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Interval Exercise success

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  • Interval Exercise success

    I want to share a success story that hopefully others can benefit from. I was previously very active/athletic. I played sports and loved competing. I haven't been able to run/walk/bike meaningfully for last 15 years since MS. Cardio was not feasible due to fatigue, heat, and balance. My MS is progressive and I was diagnosed 18 years ago. I still lift weights regularly and practice yoga, but no cardio.... Until a few months ago.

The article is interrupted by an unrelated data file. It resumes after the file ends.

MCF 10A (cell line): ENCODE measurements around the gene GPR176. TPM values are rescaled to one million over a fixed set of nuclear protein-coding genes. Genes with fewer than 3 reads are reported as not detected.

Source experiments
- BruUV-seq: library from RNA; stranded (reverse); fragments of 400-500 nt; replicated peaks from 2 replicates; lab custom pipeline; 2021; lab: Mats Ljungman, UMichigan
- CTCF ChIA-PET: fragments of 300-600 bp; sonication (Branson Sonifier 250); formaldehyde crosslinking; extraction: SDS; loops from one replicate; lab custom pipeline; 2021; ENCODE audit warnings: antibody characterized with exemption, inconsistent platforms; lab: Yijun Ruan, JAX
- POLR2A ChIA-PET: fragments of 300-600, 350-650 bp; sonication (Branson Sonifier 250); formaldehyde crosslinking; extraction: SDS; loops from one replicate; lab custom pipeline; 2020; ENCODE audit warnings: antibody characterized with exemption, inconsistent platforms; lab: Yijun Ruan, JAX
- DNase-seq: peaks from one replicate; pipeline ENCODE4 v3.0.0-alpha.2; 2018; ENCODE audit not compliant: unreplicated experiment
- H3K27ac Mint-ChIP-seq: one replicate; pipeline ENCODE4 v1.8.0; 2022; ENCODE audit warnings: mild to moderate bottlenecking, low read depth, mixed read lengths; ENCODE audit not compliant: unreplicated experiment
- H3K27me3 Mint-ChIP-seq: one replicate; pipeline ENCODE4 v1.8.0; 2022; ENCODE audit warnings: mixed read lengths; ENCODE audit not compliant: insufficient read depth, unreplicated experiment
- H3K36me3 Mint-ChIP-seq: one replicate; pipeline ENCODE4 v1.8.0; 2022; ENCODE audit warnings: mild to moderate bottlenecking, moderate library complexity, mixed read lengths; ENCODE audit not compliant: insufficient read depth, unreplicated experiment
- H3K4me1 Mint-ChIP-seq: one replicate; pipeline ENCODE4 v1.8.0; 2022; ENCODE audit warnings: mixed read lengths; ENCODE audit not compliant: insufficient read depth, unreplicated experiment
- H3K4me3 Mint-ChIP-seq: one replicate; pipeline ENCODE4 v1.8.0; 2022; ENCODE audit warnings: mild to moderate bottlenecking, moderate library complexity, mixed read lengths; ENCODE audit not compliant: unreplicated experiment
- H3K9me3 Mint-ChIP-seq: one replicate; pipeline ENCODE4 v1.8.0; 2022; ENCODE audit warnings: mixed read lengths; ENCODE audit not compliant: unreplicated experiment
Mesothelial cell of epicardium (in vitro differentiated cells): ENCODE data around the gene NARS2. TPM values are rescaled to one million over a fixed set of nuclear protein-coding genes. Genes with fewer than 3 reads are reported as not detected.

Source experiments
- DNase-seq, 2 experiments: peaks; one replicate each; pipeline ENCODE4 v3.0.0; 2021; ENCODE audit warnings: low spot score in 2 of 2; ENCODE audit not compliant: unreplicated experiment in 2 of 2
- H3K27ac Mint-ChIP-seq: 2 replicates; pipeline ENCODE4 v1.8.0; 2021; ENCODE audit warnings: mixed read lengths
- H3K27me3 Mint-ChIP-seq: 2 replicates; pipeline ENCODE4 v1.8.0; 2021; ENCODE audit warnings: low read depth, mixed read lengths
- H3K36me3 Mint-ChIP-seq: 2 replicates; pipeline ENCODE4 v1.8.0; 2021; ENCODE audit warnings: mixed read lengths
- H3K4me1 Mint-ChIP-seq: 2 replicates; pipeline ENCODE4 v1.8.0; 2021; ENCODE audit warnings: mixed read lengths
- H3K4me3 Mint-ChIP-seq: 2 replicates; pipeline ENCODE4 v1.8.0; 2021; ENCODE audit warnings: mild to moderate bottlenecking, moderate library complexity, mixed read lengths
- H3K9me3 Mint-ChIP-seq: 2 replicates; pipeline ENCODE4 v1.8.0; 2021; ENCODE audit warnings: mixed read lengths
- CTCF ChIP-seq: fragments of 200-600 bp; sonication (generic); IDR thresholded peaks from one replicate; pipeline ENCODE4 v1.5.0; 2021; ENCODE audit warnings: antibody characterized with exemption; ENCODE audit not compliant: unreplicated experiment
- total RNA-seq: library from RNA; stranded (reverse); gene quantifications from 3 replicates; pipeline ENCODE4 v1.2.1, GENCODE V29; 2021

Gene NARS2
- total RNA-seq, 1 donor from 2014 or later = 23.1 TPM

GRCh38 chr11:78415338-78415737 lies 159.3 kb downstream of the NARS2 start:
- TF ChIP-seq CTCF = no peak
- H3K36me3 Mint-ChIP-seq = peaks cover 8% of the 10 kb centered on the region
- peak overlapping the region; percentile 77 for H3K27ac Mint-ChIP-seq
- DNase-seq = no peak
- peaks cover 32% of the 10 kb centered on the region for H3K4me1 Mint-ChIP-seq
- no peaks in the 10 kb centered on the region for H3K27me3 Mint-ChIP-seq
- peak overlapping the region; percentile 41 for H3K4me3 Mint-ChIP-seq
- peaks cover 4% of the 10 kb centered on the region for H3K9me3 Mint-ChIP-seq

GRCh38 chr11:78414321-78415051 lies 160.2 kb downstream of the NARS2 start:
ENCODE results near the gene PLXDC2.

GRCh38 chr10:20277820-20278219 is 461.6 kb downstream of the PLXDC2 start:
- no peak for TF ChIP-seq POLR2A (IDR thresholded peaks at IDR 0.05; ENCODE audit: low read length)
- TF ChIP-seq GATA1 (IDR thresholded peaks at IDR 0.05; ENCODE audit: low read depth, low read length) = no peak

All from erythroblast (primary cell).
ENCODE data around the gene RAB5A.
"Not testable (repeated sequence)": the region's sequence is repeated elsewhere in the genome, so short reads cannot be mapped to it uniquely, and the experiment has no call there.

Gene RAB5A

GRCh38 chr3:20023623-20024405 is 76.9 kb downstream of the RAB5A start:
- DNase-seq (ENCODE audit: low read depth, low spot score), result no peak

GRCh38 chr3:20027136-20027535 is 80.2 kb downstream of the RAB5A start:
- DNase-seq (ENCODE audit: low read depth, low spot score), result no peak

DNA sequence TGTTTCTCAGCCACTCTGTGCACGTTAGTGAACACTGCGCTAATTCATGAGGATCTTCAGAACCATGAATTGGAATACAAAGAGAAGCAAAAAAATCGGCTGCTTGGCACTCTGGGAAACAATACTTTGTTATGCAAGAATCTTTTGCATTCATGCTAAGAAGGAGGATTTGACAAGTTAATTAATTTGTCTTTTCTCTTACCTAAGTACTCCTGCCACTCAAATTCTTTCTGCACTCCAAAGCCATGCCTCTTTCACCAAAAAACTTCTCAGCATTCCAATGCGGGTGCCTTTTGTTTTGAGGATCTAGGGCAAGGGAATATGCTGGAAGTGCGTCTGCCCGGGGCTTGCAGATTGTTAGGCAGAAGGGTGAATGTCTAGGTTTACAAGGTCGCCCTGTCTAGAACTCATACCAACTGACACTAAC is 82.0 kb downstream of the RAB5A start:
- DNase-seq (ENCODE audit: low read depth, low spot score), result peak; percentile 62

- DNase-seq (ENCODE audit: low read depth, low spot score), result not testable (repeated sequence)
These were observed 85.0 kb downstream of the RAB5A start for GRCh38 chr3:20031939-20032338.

Our gym has ellipticals and has a rope resistance machine with a seat. I chose them because both involved large muscle groups, didn't require balance and the rope machine had a seat. I figured I could do some amount so started with 5 minutes on each one. Then I built up gradually to 5-6 sets of each per session. I rested 3-4 minutes between each set to manage temp and fatigue. I also brought ice water to drink, took 2 aspirin ahead of workout, and wet my shirt in cold water to promote cooling/evaporation since I don't really sweat anymore. I also eat 1/2 peanut butter sandwich before leaving for the gym. This was all very helpful. If my shirt dries out, I go back to the bathroom and re-soak it. Each week I tried to increase another 15 seconds(so, 5min, 5:15, 5:30, ...). Yesterday I did 6 9-minute sets of each (rope and elliptical). I keep my heart rate at 60-85% of max ( at 52 years old, that's 100-140 beats/min). It's a strenuous workout and I'd recommend that you plan for it. I usually take it pretty easy afterwards on days that I exercise. I'd also recommend that you start slowly and increase gradually, even if you feel good. Building cardio takes time. Of course, I still also do my daily shots. I'm committed to training like an athlete because I can't bear to lose anymore.